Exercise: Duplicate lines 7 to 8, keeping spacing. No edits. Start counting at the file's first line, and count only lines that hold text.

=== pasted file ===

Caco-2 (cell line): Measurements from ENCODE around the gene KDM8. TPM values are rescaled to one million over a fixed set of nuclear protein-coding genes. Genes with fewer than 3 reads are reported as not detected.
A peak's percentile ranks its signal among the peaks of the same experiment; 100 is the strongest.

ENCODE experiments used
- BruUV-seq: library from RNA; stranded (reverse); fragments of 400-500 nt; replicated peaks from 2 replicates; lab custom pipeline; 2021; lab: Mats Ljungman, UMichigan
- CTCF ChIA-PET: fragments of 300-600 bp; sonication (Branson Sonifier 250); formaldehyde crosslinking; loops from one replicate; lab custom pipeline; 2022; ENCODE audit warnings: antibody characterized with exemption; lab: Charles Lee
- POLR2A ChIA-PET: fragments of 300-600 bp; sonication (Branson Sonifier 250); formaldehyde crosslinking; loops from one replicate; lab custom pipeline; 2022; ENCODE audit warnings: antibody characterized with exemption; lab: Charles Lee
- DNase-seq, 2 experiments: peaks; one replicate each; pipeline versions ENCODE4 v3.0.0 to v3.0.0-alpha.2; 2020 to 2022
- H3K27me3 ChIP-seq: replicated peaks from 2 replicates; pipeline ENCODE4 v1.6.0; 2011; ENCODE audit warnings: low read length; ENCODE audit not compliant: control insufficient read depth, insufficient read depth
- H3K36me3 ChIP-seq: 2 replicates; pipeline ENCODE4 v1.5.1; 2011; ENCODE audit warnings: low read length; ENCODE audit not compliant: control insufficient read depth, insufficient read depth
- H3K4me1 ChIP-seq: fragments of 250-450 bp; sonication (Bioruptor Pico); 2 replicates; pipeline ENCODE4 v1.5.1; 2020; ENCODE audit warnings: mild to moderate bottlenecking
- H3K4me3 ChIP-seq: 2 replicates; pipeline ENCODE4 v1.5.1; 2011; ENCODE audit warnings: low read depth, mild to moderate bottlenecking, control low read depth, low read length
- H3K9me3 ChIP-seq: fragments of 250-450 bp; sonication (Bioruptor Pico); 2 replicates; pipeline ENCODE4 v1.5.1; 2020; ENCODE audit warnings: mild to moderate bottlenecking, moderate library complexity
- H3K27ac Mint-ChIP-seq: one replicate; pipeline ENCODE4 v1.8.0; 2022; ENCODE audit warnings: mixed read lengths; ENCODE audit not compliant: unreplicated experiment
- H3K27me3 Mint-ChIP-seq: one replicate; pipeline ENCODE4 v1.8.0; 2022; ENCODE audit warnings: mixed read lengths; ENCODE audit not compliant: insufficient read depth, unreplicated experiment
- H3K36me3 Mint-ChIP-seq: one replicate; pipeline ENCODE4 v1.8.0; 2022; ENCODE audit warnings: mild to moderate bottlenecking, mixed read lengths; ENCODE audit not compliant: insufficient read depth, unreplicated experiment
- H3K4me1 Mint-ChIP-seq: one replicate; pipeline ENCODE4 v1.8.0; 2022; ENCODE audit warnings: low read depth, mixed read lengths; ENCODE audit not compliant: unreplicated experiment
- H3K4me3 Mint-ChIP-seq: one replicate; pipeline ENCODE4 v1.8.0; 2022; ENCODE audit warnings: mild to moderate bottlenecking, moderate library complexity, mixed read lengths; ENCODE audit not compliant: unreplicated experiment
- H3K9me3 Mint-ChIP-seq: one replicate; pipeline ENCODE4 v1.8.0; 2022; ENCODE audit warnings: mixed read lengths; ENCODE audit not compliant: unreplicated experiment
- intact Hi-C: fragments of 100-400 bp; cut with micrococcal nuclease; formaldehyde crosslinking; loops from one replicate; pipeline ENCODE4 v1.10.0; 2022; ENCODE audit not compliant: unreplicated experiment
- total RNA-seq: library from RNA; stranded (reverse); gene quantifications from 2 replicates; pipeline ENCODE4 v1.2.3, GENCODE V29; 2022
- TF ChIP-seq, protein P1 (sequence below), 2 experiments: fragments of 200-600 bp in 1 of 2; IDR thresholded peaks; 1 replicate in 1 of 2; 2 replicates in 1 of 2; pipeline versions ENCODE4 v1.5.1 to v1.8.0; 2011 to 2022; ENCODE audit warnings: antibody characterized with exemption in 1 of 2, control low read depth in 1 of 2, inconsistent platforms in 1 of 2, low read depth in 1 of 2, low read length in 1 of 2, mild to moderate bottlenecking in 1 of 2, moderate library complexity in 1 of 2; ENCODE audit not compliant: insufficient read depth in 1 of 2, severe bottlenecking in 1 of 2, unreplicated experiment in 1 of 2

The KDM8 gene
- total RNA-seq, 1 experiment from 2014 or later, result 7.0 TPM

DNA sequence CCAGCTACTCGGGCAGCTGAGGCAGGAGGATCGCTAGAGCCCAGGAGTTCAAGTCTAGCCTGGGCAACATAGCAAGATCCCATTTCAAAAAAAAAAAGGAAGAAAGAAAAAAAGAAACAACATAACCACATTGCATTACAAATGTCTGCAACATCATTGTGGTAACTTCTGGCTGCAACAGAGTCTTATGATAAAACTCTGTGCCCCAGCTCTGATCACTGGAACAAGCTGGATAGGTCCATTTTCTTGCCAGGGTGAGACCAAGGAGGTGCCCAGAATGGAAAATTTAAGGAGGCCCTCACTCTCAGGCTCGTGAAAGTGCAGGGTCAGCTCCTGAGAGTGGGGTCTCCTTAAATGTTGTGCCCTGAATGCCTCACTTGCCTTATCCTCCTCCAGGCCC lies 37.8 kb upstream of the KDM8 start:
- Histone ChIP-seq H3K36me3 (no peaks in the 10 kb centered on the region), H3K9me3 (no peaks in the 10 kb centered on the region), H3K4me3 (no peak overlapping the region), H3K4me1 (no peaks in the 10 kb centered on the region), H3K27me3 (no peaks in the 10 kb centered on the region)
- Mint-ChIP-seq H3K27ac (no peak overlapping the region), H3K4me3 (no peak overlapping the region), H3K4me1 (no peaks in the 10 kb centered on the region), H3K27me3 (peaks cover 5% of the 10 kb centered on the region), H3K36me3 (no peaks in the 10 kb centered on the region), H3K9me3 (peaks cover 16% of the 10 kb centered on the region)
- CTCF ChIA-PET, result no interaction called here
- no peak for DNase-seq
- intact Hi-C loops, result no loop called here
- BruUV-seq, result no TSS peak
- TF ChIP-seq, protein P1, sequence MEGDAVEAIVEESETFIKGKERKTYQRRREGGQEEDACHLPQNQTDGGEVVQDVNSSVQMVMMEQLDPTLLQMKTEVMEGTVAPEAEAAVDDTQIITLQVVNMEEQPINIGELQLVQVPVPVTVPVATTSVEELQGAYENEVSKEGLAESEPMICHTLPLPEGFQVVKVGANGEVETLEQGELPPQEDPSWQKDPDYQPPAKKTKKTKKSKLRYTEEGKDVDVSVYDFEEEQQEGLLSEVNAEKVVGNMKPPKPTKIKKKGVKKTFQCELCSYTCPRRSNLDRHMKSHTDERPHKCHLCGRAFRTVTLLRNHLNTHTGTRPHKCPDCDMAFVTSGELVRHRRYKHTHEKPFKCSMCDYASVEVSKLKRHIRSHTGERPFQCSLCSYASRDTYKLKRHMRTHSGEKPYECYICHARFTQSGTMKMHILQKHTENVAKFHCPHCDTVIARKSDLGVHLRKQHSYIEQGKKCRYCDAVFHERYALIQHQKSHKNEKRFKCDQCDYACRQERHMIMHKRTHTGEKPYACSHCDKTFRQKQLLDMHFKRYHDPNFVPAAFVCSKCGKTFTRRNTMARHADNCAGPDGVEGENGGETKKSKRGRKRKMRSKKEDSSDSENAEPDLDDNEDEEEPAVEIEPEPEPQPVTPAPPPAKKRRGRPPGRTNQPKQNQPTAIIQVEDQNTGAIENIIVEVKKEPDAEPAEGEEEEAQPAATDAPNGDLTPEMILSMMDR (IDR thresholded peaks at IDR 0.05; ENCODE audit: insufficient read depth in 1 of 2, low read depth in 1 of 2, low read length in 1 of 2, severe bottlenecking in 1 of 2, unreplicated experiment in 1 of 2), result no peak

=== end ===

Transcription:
- DNase-seq, 2 experiments: peaks; one replicate each; pipeline versions ENCODE4 v3.0.0 to v3.0.0-alpha.2; 2020 to 2022
- H3K27me3 ChIP-seq: replicated peaks from 2 replicates; pipeline ENCODE4 v1.6.0; 2011; ENCODE audit warnings: low read length; ENCODE audit not compliant: control insufficient read depth, insufficient read depth